Whatever Luke Evans achieves on the cricket field this summer, it's unlikely to match the drama he and his young family have experienced over the last 12 months.
The English quick had just finished his first season playing for St Patrick's when COVID-19 began to spread globally.
Evans and his partner Lucy, with two children in tow, made it back to the UK for what should have been a summer spent playing cricket and seeing the sights but the pandemic quickly changed their plans.
"We had three days of freedom and then the lockdown happened for three months," Evans said.
"It was very challenging as a young family. We were living in a small house with not much to do other than go out for a walk for an hour each day.
"It looked like no cricket was going to be played but eventually the season started in mid-July when people were allowed back outdoors.
"We played half a season, so we were very fortunate, but that might have been the downfall of the COVID cases going back up when everyone went back outdoors at the end of the summer.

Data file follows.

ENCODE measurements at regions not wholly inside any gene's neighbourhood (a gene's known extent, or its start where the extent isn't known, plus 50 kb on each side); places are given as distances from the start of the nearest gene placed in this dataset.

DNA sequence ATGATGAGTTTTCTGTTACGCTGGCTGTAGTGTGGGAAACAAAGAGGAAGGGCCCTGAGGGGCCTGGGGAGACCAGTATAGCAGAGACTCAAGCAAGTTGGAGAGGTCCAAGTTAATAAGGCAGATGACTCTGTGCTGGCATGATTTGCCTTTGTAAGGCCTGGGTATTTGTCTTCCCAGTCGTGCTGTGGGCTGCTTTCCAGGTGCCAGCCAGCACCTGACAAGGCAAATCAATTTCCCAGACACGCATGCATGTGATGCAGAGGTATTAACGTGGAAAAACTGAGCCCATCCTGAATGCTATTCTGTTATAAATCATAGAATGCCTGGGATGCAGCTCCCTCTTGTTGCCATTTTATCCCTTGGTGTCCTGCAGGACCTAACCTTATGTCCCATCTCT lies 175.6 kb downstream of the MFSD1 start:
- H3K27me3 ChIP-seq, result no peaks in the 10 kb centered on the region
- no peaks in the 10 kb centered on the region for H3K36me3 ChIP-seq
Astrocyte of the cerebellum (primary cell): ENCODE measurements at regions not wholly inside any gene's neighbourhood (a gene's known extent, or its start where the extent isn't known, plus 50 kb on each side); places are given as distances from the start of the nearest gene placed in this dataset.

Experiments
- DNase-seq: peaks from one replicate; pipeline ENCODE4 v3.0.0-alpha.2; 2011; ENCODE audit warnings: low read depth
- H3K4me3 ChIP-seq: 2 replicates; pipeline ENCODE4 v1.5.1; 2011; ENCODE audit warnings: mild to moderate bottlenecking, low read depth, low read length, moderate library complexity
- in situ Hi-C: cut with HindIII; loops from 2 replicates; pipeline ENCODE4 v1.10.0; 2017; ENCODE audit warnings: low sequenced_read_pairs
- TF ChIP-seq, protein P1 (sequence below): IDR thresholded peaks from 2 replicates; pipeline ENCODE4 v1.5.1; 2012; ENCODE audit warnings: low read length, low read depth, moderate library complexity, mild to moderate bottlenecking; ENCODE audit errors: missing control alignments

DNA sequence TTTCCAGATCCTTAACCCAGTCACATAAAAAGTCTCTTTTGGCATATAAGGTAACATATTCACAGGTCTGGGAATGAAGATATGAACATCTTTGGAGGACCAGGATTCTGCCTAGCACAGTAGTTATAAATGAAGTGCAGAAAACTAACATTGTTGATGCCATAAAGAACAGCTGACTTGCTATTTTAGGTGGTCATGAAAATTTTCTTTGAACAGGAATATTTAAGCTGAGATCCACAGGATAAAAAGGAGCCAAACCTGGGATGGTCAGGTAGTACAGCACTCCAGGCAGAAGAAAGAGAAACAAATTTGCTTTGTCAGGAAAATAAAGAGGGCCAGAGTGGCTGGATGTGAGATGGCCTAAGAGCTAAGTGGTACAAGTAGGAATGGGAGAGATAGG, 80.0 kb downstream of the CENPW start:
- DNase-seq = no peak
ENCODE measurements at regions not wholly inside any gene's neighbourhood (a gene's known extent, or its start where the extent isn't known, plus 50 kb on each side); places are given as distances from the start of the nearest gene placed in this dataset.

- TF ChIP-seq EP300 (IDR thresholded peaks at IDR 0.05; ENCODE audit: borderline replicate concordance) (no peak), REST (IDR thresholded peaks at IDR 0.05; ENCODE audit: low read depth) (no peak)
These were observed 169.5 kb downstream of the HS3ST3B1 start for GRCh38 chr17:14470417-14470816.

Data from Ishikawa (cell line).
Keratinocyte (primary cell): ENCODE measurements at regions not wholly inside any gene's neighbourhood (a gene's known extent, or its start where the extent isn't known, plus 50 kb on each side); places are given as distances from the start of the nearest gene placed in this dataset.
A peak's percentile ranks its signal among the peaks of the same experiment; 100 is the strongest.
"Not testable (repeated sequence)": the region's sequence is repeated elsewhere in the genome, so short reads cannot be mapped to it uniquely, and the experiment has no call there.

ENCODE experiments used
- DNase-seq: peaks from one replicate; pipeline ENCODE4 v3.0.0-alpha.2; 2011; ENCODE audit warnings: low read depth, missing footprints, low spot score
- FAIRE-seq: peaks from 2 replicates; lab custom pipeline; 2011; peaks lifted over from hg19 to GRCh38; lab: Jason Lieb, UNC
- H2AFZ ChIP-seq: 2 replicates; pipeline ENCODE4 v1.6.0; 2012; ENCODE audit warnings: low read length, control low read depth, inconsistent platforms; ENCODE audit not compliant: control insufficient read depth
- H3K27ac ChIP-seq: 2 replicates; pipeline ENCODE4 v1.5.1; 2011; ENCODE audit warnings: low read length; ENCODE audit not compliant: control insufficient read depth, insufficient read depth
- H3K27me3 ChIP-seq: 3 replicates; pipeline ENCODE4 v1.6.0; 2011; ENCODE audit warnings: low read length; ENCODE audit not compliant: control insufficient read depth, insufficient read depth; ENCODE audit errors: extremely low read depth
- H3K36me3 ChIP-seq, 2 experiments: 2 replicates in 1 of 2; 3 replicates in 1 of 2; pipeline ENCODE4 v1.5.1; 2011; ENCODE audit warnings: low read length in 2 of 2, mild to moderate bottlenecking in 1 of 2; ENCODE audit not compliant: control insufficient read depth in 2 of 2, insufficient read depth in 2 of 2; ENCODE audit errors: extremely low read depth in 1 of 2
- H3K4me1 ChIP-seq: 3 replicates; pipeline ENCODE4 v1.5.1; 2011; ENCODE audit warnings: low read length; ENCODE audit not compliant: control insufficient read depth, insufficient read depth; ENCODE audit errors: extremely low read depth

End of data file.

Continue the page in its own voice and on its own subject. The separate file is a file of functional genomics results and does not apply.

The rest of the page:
"Towards the end of our time in the UK, it all turned for the worst."
Once again, the timing of the family's travel plans was unfortunate to say the least. Leaving the UK was one thing, re-entering Australia quite another.
"We had four or five flights cancelled," Evans, who needed an exemption visa to travel, revealed.
"We got to the bag drop and they said 'sorry, there's no seat on the plane for you today.' That happened several times.
"It was really hard, more so for Lucy and (her son) Harry, because they wanted to get back to their family in Albury. It was a hard time for us all and it was hard to see Lucy like that because I knew how much she wanted to get back.
"The uncertainty of not knowing when we could get back was very overwhelming. Losing that freedom of movement, to be where you want to be, wasn't the nicest feeling in the world."
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Two weeks of mandatory hotel quarantine in Perth was "an interesting experience" for Evans, who now values the freedom of day-to-day mundanities more than ever.
"We learnt not to take even the smallest things for granted," he said. "What we've had to go through, it's definitely brought us closer together.
"Albury does feel like home now. I've never felt more involved at a cricket club than I do at St Patrick's.
"There's always something going on, loads of people at training and people coming back to the ground after a game on a Saturday, meeting up and going to the pub.
"I've made good friends and got to know them all on a deeper level. They're really good people."
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